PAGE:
Honoring Ruby Bridges

California State Senator Josh Becker (right) participates in “Ruby Bridges Walk to School Day” with students from Martin Elementary School in San Mateo. 

On November 17, 2021, students across the country participated in the first national “Ruby Bridges Walk to School Day” in honor of the civil rights pioneer. In 1960, at the age of six, Ruby became the first Black student to attend an all-White school in New Orleans, Louisiana. 

“The walk celebrates her victory and honors the freedom that we can go to school without being harassed,” said Jonathan Covacha, the principal of Martin Elementary School in San Mateo, California. Students at his school came up with the idea for the national walk. 


In 1960, Ruby Bridges had to be accompanied by U.S. deputy marshals in order to attend school safely. 


The oldest of five children, Bridges was born in 1954. That year, the United States Supreme Court ruled in Brown v. Board of Education that segregated schools were unconstitutional. At the time, many districts would not allow Black students to attend school with White students. 

In 1960, when Ruby was six, her parents enrolled her in first grade at William Frantz Elementary School in New Orleans. As the first Black student, Ruby had to be escorted by federal marshals because of the angry mob of White people who objected to her presence. The outcry by White parents meant that Ruby had to be taught alone in her classroom for the entire year.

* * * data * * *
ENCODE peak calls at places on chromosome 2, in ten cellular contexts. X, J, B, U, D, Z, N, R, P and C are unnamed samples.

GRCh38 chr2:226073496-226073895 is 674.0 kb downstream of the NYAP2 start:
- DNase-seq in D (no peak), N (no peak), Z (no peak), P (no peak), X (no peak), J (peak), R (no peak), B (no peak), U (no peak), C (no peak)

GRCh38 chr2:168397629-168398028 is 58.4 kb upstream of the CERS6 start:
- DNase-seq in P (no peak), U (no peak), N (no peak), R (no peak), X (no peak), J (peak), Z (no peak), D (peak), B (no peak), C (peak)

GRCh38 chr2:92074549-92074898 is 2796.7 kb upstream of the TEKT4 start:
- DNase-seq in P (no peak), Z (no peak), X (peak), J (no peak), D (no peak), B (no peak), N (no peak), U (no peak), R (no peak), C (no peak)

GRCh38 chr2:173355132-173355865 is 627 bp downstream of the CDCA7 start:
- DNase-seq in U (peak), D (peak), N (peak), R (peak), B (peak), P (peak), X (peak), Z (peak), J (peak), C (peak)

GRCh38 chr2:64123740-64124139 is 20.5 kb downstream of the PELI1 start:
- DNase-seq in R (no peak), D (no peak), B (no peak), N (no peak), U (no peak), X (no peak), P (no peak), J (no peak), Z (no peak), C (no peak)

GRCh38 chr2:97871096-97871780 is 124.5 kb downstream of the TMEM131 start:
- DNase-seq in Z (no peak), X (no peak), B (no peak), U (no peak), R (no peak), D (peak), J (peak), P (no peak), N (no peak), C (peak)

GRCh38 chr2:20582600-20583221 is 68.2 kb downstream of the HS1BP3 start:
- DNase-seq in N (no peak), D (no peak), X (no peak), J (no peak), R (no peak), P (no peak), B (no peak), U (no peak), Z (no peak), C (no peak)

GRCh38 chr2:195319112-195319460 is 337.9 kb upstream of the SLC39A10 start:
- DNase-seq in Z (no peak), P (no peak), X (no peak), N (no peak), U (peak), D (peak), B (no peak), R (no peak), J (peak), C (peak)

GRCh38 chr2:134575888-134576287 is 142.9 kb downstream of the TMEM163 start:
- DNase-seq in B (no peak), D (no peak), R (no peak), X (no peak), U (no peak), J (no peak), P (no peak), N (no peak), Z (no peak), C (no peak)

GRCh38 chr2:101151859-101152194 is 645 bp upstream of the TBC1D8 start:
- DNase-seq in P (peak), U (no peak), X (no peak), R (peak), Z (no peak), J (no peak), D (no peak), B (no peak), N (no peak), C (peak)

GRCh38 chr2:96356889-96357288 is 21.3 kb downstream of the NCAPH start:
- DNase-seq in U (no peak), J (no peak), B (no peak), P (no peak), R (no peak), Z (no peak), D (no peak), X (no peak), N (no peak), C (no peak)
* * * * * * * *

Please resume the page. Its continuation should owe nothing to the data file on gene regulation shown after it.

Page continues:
Munveer talks with Martin Elementary School Principal Jonathan Covacha, teacher Deborah Carlino, and students via video. 


The idea for a national walk began in 2017, when a fifth-grade class at Martin Elementary learned Ruby’s story. When the students discovered that Ruby’s neighbors walked behind her to show support, they decided to host a Walk to School Day.

“The fact that her community walked behind her made walking to school even more powerful,” said teacher Deborah Carlino, whose students started the effort. “We were walking in solidarity for all those people, including Ruby, who might be struggling.”

In 2021, the students’ initiative got legislative support when California State Senator Josh Becker introduced Resolution 59, which declared November 14 Ruby Bridges Walk to School Day. The resolution passed unanimously in the State Senate. 

More than 200 students at Martin Elementary participated in the 2021 walk. Since November 14 fell on a Sunday, the students walked to school together a few days later. 

State Senator Becker accompanied the students. “I’m deeply honored to participate in this impressive effort by Martin Elementary School and the students of teacher Deborah Carlino, whose successive fifth-grade classes have worked since the 2017-’18 school year to make today’s celebration a reality in California.” 

Bridges, who is now an author and a public speaker, paved the way for students of color to have equal opportunities. Adam D., a 10-year-old student at Martin Elementary, appreciates her leadership. “If it weren’t for Ruby,” he said, “many of us wouldn't be able to go to school because of our race.”

Top photo courtesy of Josh Becker; bottom photo courtesy of the author